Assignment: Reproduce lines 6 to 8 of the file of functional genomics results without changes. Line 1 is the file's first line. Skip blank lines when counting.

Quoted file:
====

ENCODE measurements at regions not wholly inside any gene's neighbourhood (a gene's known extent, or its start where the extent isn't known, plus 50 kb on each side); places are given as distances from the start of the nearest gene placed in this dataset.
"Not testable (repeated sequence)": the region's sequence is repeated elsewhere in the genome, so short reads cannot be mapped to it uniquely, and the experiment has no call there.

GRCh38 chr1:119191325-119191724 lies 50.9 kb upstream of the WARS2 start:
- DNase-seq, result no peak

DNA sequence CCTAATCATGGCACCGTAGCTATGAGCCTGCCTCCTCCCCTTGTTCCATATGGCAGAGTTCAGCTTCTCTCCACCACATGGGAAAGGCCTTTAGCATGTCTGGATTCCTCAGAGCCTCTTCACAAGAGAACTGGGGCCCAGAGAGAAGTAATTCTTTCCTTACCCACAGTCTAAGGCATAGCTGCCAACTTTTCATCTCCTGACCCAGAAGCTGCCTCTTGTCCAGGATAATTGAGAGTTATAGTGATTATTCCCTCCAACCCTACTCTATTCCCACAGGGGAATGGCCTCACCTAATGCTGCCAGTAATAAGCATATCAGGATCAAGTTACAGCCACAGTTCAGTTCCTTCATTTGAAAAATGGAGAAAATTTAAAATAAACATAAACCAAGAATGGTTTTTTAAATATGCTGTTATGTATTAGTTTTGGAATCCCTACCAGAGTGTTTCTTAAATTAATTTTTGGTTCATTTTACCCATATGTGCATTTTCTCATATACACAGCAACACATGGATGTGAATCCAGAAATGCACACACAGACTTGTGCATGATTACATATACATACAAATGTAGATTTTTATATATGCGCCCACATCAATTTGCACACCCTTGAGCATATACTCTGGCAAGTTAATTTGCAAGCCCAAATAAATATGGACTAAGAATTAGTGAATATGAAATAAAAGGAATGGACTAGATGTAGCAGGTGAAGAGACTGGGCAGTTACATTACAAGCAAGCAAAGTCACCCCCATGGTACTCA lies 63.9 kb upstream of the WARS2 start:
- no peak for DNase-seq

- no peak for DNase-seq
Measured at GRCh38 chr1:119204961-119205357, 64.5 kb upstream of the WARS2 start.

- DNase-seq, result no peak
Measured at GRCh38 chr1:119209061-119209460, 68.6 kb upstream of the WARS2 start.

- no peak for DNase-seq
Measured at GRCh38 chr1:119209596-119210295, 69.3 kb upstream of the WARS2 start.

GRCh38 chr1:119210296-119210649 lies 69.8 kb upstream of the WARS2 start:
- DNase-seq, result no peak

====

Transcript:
- no peak for DNase-seq

- no peak for DNase-seq
Measured at GRCh38 chr1:119204961-119205357, 64.5 kb upstream of the WARS2 start.